Anyone who has left a loaf of sandwich bread in the cupboard for too long has no doubt seen a moldy loaf. To say that that bread will "spoil" or "rot" if kept for too long is something of a misnomer. The presence of visible mold growth indicates that the bread itself is not rotting but rather a species of fungus has taken up residence in the bread and is beginning to break it down. There are several species of mold that are known to commonly infect breads.
Video of the Day
Mold and Bread
Along with meat and poultry, sugary foods and fruits and vegetables, bread is among the foods that are most commonly attacked by food-borne molds. Some common molds found in and around foods, according to the U.S. Department of Agriculture, include: Alternaria, Aspergillus, Botrytis, Cladosporium, Fusarium, Geotrichum, Monilia, Manoscus, Mortierella, Mucor, Neurospora, Oidium, Oosproa, Penicillium, Rhizopus and Thamnidium. Some of these molds are capable of producing toxic chemicals known as mycotoxins, and others can produce cancer-causing chemicals called aflatoxins.
One of the most common bread molds is Rhizopus stolonifer. This is a filamentous species mold that tends to grow in more moist environments. Rhizopus stolonifer is used medicinally as an ingredient in birth control medications for women due to its ability to produce steroids such as progesterone. This species prefers breads over other foods because it needs both sugars and starch to survive.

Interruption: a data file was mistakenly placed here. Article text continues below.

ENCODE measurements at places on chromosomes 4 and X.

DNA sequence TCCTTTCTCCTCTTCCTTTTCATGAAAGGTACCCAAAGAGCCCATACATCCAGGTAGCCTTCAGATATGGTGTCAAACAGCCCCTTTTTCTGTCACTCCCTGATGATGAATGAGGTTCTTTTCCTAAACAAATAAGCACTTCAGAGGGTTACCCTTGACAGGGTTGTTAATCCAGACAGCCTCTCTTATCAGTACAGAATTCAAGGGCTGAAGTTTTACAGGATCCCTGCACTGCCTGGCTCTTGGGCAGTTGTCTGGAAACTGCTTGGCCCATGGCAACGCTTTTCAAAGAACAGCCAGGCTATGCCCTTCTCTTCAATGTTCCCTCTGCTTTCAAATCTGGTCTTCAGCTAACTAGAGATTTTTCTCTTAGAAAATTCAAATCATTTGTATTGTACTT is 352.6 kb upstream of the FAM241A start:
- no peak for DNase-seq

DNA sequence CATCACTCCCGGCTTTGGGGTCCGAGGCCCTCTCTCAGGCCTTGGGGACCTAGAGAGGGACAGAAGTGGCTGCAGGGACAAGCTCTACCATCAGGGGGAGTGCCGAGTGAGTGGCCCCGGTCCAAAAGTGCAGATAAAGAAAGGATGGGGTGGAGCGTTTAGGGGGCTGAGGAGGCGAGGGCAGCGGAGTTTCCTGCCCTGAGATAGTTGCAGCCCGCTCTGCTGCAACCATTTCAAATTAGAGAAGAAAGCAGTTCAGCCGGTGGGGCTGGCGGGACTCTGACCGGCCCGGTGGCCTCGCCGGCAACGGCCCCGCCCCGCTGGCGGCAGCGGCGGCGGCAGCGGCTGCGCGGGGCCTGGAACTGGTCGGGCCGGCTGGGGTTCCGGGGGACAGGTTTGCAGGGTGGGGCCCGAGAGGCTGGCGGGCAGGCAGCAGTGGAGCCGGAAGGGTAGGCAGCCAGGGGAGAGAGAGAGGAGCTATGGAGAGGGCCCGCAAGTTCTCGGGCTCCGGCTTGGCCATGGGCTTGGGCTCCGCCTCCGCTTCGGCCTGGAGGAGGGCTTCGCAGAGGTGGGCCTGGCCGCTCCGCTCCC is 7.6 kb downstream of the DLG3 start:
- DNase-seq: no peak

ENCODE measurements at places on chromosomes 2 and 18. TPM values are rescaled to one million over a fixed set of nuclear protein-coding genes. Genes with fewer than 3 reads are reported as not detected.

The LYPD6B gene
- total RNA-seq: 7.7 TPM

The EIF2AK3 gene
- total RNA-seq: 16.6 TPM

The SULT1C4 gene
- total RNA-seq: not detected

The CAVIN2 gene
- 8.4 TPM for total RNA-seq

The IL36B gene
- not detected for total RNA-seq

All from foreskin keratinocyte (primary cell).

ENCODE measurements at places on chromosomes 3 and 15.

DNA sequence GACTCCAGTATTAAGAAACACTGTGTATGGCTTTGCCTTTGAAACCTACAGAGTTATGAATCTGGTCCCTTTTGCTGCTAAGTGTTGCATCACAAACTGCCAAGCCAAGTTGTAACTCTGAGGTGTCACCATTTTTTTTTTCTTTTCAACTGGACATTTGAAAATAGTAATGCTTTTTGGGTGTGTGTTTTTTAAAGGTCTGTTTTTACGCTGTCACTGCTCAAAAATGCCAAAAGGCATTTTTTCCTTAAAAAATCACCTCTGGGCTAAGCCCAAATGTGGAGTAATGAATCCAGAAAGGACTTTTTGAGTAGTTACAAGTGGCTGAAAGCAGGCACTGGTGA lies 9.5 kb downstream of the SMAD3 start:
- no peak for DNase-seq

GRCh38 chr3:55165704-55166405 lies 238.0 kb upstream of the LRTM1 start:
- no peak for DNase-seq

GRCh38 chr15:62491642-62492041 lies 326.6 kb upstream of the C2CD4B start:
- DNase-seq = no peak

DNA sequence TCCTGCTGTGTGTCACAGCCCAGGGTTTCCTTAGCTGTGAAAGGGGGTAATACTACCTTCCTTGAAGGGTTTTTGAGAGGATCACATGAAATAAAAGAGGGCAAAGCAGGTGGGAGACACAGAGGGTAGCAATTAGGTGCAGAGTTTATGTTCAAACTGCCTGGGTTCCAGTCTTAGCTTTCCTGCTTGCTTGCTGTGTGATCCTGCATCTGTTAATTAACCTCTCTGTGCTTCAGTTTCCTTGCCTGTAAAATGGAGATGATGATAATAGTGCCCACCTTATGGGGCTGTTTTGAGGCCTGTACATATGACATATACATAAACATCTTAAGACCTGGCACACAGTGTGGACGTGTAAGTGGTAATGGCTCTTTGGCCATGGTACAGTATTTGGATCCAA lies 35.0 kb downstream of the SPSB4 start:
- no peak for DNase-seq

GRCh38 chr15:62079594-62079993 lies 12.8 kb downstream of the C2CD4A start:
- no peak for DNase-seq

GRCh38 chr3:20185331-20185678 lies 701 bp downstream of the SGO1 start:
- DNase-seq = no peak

Rhizopus stolonifer belongs to the zygomycetes group of fungal species, and, though Rhizopus stolonifer may be the most common example, any zygomycete species can be found on bread and similar foods. This group of fungi gets its name because they all produce a certain kind of spore called a zygospore. Zygospores collect and form a fruiting body called a sporangium. A sporangium is the black, fuzzy patch of mold you see on a piece of bread that has been infected.
Any potential problems with bread mold growth can be avoided with some protective steps. Never eat any bread with any amount of mold growth on it. Resist the temptation to cut off the visible mold growth from the bread and eat the rest of it. If a mold colony is visible on the surface of the bread, it indicates that its mycellium "roots" have taken hold inside the bread. Molds that produce dangerous toxins contain the toxins in these root threads, so it is always better to err on the side of caution by throwing away any bread that has mold growing on it.